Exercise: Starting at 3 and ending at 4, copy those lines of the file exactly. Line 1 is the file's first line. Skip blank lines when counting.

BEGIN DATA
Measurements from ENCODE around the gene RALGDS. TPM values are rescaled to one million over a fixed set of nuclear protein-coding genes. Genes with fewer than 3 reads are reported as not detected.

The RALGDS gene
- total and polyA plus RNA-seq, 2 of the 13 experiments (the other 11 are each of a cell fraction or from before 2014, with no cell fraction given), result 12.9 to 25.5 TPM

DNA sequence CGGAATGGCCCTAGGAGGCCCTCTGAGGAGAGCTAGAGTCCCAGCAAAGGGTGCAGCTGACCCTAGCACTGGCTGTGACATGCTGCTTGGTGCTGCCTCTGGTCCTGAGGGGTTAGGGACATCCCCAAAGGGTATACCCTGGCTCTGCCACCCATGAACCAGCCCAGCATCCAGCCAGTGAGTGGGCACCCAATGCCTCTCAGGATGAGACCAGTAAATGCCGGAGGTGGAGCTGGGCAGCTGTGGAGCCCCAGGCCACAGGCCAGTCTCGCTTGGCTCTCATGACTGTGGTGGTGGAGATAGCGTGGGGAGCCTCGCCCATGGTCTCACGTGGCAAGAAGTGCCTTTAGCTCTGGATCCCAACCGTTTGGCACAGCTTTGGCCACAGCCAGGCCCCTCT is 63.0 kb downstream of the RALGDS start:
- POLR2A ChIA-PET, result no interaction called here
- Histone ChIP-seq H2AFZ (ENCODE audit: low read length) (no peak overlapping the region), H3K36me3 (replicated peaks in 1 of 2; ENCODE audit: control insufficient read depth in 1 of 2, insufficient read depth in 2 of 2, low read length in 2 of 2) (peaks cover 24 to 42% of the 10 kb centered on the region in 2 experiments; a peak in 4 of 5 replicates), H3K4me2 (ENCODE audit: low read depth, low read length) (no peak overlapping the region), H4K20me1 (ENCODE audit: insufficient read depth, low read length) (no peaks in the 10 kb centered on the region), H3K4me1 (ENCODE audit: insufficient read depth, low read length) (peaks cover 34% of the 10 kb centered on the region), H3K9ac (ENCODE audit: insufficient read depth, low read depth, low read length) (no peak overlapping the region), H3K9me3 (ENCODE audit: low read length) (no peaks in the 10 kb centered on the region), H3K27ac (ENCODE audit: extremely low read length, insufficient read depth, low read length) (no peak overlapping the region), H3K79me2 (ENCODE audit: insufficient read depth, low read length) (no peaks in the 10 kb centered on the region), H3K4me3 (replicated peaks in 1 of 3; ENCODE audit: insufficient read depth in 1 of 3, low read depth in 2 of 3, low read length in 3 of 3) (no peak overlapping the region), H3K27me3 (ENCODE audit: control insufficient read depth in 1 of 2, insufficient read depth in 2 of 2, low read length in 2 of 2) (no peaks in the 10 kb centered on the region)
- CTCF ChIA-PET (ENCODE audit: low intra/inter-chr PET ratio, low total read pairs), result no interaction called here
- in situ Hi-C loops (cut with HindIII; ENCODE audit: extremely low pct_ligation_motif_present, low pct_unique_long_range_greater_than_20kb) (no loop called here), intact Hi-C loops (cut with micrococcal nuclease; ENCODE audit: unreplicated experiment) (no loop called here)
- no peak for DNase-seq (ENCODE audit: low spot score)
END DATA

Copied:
- total and polyA plus RNA-seq, 2 of the 13 experiments (the other 11 are each of a cell fraction or from before 2014, with no cell fraction given), result 12.9 to 25.5 TPM

DNA sequence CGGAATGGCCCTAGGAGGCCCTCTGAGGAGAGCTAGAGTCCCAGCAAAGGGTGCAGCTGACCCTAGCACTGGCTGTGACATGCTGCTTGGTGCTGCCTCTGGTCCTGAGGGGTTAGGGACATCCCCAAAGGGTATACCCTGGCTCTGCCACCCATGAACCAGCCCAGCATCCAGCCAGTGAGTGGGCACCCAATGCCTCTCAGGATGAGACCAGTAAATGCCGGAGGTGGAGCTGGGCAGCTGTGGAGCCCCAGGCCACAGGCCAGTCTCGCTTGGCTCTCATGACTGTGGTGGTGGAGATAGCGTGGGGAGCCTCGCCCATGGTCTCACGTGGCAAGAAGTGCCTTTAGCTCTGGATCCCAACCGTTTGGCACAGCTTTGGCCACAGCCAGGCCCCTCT is 63.0 kb downstream of the RALGDS start: